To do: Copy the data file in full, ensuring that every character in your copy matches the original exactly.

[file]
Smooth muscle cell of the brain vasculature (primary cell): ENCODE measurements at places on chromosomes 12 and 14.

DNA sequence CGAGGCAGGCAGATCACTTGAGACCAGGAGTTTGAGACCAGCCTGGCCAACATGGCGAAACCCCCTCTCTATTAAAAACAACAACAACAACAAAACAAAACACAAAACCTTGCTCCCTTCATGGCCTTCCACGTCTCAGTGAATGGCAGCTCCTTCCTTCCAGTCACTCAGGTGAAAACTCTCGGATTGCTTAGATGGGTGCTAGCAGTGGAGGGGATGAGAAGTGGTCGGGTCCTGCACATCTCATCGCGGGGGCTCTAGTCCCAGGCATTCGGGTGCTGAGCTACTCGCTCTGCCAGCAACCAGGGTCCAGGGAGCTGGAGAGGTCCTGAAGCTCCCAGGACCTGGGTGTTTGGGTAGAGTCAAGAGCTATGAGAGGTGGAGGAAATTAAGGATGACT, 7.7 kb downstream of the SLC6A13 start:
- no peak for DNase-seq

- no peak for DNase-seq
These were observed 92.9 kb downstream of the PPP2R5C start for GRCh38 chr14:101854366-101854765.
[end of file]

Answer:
Smooth muscle cell of the brain vasculature (primary cell): ENCODE measurements at places on chromosomes 12 and 14.

DNA sequence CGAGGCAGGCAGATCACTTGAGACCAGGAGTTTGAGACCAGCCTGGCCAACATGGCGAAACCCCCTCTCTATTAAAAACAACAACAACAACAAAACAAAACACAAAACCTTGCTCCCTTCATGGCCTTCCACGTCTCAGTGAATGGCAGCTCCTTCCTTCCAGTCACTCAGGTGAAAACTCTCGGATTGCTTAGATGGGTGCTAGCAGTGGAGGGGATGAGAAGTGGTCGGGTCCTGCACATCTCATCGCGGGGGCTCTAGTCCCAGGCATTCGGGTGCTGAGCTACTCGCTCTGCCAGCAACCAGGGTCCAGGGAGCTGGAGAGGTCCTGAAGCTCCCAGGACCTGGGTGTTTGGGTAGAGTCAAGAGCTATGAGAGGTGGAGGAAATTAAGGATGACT, 7.7 kb downstream of the SLC6A13 start:
- no peak for DNase-seq

- no peak for DNase-seq
These were observed 92.9 kb downstream of the PPP2R5C start for GRCh38 chr14:101854366-101854765.